Most recently, in the Bulletin of the International Association of Forensic Toxicologists, an analysis of over 56,000 cases showed no significant relationship between hair color and a likelihood to test positive for cocaine.
The "potential" to create bias issues exists with any specimen, including urine– as any element that affects the matrix could arguably lead to a "biased" result.
A) Diet has a significant impact on urine excretion. Some ethnic diets may greatly influence a urine result.
B) Patterns of water retention/urine excretion in women are influenced by menstrual cycles that may create longer detection times in women.
C) Body weight and size influence the amount of drugs that would be found in urine.
D) Certain medications influence urine output and drug excretion rates.
E) The ability of the body to effectively process drugs is influenced by age which increases retention times.
F) Water intake and activity dramatically influence drug excretion rates in urine. A sedentary person in a wheelchair could retain drugs in urine significantly longer than an athletically active person who hydrates his or her system.
None of these "potential bias" issues have presented much of a problem in workplace testing. This is largely due to the fact that normal biovariability between individuals overwhelms any single element and, of course, a person claiming any sort of bias would first have to admit drug use.
[Note: Dr. Schaffer provided copies of the following supporting journal articles]
Hoffman B. Analysis of race effects on drug-test results. Journal of Occupational and Environmental Medicine. 41(1999) 612-614.
Mieczkowski T and Newel R. An evaluation of patterns of racial bias in hair assays for cocaine: black and white arrestees compared. Forensic Science International. 63 (1993) 85-98.
Mieczkowski T and Newel R. An analysis of the racial bias controversy in the use of hair assays. In: Drug Testing Technology: Assessment of Field Applications (ed: Mieczkowski, T.), CRC Press (1999), Boca Raton, pp. 313-348.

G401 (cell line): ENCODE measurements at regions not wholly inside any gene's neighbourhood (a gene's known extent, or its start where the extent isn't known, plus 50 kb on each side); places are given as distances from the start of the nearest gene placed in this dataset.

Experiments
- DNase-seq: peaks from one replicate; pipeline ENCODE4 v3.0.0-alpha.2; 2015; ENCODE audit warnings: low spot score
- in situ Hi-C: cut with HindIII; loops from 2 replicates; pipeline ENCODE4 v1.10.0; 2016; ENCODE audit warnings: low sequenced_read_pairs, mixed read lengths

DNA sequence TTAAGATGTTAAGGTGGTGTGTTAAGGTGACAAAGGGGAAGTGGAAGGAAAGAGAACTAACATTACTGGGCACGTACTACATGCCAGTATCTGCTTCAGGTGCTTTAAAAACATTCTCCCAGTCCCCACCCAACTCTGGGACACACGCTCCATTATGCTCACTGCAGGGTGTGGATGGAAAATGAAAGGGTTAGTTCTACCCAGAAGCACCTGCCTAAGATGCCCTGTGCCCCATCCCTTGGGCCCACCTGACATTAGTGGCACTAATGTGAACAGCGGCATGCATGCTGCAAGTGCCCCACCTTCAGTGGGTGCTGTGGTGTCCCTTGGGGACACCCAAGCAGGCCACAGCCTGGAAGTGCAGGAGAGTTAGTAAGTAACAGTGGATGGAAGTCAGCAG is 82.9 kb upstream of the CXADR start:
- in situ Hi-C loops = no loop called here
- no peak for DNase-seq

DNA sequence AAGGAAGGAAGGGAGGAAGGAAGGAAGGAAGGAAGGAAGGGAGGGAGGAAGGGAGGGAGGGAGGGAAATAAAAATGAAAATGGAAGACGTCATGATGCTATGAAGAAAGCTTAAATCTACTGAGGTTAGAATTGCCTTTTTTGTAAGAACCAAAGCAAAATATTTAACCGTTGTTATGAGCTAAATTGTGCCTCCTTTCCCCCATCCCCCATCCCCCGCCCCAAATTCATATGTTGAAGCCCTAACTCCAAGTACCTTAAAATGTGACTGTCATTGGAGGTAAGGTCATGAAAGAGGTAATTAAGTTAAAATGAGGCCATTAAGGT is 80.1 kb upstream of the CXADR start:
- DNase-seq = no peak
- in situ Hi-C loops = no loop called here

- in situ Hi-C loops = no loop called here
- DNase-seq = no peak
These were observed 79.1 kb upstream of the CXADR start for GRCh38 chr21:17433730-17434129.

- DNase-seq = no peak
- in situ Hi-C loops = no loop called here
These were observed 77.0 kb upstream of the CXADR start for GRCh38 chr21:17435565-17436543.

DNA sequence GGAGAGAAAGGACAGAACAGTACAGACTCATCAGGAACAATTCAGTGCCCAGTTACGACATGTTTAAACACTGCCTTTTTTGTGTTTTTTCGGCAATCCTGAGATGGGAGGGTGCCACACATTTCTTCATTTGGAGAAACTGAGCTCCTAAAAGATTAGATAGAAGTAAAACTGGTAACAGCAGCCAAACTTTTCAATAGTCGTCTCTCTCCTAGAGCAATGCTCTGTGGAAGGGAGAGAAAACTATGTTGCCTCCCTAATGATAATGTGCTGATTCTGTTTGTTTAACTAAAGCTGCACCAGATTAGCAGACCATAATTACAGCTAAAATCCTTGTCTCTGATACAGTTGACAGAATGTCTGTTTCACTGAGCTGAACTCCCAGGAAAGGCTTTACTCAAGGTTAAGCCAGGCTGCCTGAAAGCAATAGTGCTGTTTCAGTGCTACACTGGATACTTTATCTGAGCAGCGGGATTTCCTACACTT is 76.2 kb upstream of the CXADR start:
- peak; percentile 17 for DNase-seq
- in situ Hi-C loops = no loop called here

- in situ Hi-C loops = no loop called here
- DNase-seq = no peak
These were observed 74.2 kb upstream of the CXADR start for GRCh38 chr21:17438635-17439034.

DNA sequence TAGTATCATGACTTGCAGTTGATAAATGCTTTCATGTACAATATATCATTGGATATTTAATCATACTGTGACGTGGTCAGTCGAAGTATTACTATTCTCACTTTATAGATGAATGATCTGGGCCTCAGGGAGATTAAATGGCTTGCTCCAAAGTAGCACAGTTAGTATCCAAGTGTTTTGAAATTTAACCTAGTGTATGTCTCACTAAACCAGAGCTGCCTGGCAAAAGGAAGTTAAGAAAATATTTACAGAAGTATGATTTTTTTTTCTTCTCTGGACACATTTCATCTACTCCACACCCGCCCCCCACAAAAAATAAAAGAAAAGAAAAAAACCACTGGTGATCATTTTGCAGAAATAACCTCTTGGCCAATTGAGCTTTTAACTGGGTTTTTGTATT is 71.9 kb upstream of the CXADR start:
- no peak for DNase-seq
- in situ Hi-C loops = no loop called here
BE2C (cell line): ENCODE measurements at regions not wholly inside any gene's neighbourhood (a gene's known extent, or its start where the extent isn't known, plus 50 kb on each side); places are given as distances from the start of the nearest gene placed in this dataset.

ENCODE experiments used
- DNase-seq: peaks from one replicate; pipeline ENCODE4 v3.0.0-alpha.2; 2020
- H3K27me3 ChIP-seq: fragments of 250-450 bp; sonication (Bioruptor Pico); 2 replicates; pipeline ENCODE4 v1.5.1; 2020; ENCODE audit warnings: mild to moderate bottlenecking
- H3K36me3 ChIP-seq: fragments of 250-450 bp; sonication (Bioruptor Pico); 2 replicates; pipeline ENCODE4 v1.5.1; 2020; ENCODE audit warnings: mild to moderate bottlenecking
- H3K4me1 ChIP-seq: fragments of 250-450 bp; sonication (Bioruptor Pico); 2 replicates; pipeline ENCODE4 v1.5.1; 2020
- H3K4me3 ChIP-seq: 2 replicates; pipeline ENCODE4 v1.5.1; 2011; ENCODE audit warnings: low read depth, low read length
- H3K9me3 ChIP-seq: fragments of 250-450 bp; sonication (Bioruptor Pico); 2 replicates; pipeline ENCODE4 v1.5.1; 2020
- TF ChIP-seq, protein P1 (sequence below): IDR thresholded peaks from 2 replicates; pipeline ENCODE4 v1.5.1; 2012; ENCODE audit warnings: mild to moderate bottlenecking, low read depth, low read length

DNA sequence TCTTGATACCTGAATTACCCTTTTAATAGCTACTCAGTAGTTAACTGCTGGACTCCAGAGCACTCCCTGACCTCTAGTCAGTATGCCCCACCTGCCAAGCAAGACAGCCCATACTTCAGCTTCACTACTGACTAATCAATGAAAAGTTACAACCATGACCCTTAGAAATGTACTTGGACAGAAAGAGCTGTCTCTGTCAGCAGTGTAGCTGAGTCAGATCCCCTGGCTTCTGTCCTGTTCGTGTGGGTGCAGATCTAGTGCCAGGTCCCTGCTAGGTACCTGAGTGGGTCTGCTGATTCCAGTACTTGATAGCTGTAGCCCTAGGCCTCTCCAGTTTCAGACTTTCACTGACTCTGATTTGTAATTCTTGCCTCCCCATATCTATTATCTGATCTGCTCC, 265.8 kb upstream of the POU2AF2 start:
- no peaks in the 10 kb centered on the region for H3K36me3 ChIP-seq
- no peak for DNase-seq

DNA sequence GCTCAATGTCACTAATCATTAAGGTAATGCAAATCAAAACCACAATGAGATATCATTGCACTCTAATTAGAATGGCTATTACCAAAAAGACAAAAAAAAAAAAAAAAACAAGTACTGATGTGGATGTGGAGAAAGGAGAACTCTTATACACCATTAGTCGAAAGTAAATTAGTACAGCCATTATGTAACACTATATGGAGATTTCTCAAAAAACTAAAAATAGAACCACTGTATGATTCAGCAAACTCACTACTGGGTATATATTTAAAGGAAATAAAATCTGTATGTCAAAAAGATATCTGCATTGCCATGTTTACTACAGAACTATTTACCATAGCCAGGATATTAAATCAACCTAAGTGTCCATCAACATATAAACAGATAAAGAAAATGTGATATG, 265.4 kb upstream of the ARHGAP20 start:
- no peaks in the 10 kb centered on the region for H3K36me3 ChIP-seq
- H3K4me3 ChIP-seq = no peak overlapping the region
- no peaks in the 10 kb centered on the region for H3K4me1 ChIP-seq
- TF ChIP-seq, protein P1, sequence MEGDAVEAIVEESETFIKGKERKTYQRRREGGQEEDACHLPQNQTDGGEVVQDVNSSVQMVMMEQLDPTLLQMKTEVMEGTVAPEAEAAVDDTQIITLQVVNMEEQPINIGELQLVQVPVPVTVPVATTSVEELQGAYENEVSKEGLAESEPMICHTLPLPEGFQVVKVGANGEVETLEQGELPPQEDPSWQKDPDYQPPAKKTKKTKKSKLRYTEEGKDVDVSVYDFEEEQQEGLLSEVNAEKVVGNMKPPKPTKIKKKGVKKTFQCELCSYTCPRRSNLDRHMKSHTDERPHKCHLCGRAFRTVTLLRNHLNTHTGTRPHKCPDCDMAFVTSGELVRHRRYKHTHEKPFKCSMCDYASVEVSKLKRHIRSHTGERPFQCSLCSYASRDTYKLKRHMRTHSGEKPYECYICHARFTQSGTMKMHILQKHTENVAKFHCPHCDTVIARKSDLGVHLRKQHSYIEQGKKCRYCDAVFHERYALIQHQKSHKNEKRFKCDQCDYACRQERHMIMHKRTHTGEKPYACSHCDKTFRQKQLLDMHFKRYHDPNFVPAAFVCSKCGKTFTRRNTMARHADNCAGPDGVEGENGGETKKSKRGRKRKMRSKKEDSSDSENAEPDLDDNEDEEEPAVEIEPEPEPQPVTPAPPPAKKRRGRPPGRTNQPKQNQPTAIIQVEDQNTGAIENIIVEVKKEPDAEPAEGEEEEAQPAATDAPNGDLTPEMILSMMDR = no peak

Mieczkowski, T and Kruger, Michael. Assessing the effect of hair color on cocaine positive outcomes in a large sample: a logistic regression on 56,445 cases using hair analysis. Bulletin of the International Association of Forensic Toxicologists. (2001), 9-11.
Psychemedics employs several independent approaches which in
combination, rule out the
possibility of a positive result from external sources.
The rigorous chemical washing of hair for extended periods of time.
The analysis of the contents of these washes followed by a comparison of the drugs remaining in the hair.
Measurement of metabolites, the unique compounds created by the body's processing of the drugs. These metabolites are normally not present in the environment or in smoke. For example, marijuana smoke does not contain carboxy THC - the metabolite that Psychemedics identifies in marijuana positives.
Use of cut-off levels with hair, as with urine, to prevent any passive internal exposure from producing a positive result. Because of the constancy of drug concentrations in hair, these cut-off levels more accurately reflect use, and are therefore safer than those used by urinalysis.
Several studies by Dr. Thomas Mieczkowski of the University of South Florida1 dealt with the real world issue of external contamination and its removal by appropriate wash procedures. The studies concerned the passive contamination of undercover narcotic officers who, in the course of their duties, had continuing and extensive contact with cocaine, operated in cocaine rich environments and interacted frequently with cocaine users and cocaine dealers. The officers handled cocaine in the process of buying and selling and when they made arrests or seized contraband.
These undercover officers effectively mimicked drug users in all respects, except usage. In his studies, Dr. Mieczkowski found that the officers had some amount of detectable cocaine on the outside of their hair as a contaminant. However, even in this extreme contamination scenario the hair was easily cleansed. Dr. Mieczkowski concluded that the commercial wash procedures utilized (Psychemedics) were effective methods for removing external contamination from hair and that external contamination did not present a difficult problem with properly performed hair analysis.